Chemically you could do lots of things - have it explode, or it could be made mostly of some useful element to have in an alloy. Chromium or manganese or vanadium. Since it uses magic, it can do magic things like slowly transmuting into some useful element. Or it could magically migrate inside the lattice of a normal steel sword (hydrogen gas already is able to do this, except the effect is that of embrittling the steel; gallium and mercury can do this to aluminum, ditto; and so on), turning it into super-steel.

Maybe the magic ions composing the inner part of the lump can migrate and adsorb inside a pure iron lattice, then slowly transmute into carbon, vanadium and chromium in such a way that the lattice itself is stressed - creating the equivalent of a Prince Rupert's drop.

  • $\begingroup$ Cool! Thanks for all the ideas about the possible chemistry of it. I really like the idea of slow transmutation, and the examples of embrittled steel and aluminum give me some space to let them experiment and spectacularly fail :) $\endgroup$ Commented Dec 4, 2019 at 14:22

Sure. I suspect you have some of this on your person right now.

tooth cutaway diagram


Teeth are covered with extremely hard semicrystalline enamel. It can chip and it can crack, but it makes a durable hard cutting / grinding surface. The underlying dentin is porous and spongy.

You could use a tooth as a weapon. Lots of animals do. As regards augmenting a tooth with metal that is routinely done as well.

As regards regenerating the hard glassine outside layer that is a tooth issue for which I cannot find a solid answer. I would think the live cells within the tooth could regenerate the enamel to some degree but I could not find proof that is so. I could imagine that a weapon or tool might have this hard outer layer regenerated by a repeat heat treatment, remelting and resolidifying the glass. If some of the interior nonglass dentin turned into glassine enamel during this, the tool as a whole might shrink slightly with each regenerative treatment, this shrinkage limiting the number of regenerations possible.

Teeth are alive. If there is magic (and D&D has magic!) that could be a cool twist. Maybe your mineral things are actually alive - living teeth - and can be fed, grown and coaxed into new shapes. Or used as a tooth if you are missing your own or want better ones than nature gave you.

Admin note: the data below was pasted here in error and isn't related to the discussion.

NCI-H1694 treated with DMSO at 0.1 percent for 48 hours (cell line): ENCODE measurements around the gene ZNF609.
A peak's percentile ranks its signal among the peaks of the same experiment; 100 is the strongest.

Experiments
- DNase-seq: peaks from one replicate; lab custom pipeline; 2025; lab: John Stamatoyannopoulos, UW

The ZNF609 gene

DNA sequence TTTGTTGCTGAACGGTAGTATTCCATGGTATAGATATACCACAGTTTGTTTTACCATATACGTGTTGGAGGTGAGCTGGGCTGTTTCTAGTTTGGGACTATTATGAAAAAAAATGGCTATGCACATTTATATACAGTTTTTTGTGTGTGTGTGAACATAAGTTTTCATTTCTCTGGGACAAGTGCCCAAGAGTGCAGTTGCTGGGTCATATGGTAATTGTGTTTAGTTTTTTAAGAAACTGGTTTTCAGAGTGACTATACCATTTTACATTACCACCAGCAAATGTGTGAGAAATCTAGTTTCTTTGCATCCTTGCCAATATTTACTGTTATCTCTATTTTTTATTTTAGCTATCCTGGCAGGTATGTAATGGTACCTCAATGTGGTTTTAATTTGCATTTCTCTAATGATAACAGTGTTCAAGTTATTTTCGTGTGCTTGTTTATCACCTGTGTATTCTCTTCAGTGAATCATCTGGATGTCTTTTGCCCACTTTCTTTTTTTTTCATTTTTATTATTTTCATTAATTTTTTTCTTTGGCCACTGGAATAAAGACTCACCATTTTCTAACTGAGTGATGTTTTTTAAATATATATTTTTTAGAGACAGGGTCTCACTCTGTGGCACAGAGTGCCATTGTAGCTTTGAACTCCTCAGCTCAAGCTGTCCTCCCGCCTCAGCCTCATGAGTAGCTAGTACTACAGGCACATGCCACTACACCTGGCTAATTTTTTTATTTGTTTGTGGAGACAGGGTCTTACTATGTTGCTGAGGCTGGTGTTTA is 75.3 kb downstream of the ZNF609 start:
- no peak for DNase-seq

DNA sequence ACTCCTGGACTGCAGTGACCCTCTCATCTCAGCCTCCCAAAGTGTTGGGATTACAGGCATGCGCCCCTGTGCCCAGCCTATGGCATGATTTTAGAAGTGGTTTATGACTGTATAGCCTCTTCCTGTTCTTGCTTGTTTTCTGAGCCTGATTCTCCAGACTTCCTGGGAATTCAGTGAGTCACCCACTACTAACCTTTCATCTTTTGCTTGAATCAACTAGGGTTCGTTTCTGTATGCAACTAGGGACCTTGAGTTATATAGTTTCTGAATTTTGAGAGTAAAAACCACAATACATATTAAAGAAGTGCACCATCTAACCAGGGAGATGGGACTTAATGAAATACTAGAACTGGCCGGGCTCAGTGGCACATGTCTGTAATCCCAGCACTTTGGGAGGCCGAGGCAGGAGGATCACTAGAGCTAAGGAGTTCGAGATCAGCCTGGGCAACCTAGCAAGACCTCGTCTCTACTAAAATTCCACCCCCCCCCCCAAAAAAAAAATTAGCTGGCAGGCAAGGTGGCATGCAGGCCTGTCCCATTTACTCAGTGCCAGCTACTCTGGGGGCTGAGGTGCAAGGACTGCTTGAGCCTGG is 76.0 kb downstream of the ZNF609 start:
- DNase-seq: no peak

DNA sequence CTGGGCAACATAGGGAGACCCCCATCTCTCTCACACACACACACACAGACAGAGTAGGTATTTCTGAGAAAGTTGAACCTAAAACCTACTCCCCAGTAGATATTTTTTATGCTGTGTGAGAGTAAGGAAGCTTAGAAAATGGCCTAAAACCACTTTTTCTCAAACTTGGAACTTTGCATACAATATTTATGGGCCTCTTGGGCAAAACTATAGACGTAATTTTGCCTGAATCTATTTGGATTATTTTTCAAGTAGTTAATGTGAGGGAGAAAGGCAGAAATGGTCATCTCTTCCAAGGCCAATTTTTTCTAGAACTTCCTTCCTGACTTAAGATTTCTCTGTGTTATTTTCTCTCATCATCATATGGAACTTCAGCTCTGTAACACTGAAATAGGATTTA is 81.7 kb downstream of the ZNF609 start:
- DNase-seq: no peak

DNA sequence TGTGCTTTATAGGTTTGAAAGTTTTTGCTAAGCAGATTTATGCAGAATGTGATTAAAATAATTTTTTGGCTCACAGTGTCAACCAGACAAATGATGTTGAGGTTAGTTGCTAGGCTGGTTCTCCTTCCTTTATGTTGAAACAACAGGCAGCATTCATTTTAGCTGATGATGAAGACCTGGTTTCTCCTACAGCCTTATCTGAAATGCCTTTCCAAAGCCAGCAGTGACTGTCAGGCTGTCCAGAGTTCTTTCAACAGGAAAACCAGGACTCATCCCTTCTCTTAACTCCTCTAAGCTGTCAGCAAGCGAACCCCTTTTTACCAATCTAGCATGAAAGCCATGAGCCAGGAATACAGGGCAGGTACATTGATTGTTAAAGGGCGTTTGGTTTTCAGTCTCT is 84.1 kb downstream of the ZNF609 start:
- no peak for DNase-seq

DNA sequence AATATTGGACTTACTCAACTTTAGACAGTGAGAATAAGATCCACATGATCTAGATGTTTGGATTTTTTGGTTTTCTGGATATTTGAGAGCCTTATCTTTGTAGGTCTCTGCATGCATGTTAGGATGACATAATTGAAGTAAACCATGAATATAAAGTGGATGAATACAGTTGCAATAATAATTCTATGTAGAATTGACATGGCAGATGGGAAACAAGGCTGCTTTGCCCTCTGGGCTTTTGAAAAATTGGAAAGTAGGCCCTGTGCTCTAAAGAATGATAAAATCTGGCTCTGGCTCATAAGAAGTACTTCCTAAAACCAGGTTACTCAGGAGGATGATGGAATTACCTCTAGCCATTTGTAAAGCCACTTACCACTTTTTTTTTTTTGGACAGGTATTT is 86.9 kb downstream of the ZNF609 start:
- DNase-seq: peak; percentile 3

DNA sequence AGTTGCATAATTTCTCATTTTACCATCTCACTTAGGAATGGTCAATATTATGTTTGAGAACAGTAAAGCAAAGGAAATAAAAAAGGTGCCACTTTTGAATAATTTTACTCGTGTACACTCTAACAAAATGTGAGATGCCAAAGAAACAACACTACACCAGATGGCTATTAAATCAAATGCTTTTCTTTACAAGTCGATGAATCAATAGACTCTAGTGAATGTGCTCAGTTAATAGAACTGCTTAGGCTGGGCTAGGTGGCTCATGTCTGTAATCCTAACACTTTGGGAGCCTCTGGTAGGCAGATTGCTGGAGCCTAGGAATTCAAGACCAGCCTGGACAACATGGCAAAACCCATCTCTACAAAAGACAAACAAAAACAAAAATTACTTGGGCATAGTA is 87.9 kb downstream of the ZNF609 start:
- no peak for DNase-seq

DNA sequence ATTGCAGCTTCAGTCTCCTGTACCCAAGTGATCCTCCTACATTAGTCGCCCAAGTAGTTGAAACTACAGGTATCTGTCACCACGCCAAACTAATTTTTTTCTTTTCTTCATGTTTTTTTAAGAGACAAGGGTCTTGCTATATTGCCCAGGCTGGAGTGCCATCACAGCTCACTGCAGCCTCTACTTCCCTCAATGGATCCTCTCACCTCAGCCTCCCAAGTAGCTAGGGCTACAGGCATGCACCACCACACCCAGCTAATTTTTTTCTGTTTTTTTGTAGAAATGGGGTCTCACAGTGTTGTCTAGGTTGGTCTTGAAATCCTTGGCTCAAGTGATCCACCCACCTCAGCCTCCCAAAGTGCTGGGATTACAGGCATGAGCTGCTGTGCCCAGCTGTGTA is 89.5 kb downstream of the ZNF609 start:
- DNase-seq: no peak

• $\begingroup$ Ooh, alive. That is an idea :) $\endgroup$ Commented Dec 4, 2019 at 14:23

I feel like the question you're really asking is if someone could use a substance like this to create exceptionally sharp blades without having them shatter like one made of pure glass would, the answer is no. The surface layer would shatter and even if the blade stayed all in a piece, it'd be warped and your edge would be gone.

There's basically no material humanity is currently aware of that has superior qualities when it comes to being made into an edged weapon than steel alloys. Anything that can hold a sharper edge than steel can is MUCH more prone to impact damage.

Now, that said, you COULD have a substance that behaves like what you're describing. Basically imagine a lump of clay that forms a very hard, brittle surface layer on exposure to oxygen.

You could make some really nice ceramic tableware this way, but I can't think of any useful military applications.

  • $\begingroup$ Not at all. The motivation for using this substance in weapons/armor is to gain the minor magical effects that this substance has. $\endgroup$ Commented Dec 2, 2019 at 20:50
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    $\begingroup$ I'm not sure this really answers the question. You've said why a material like this might make a bad blade but the question is about whether a material like the one described does/could exist and if so what properties it would have. $\endgroup$ Commented Dec 2, 2019 at 21:11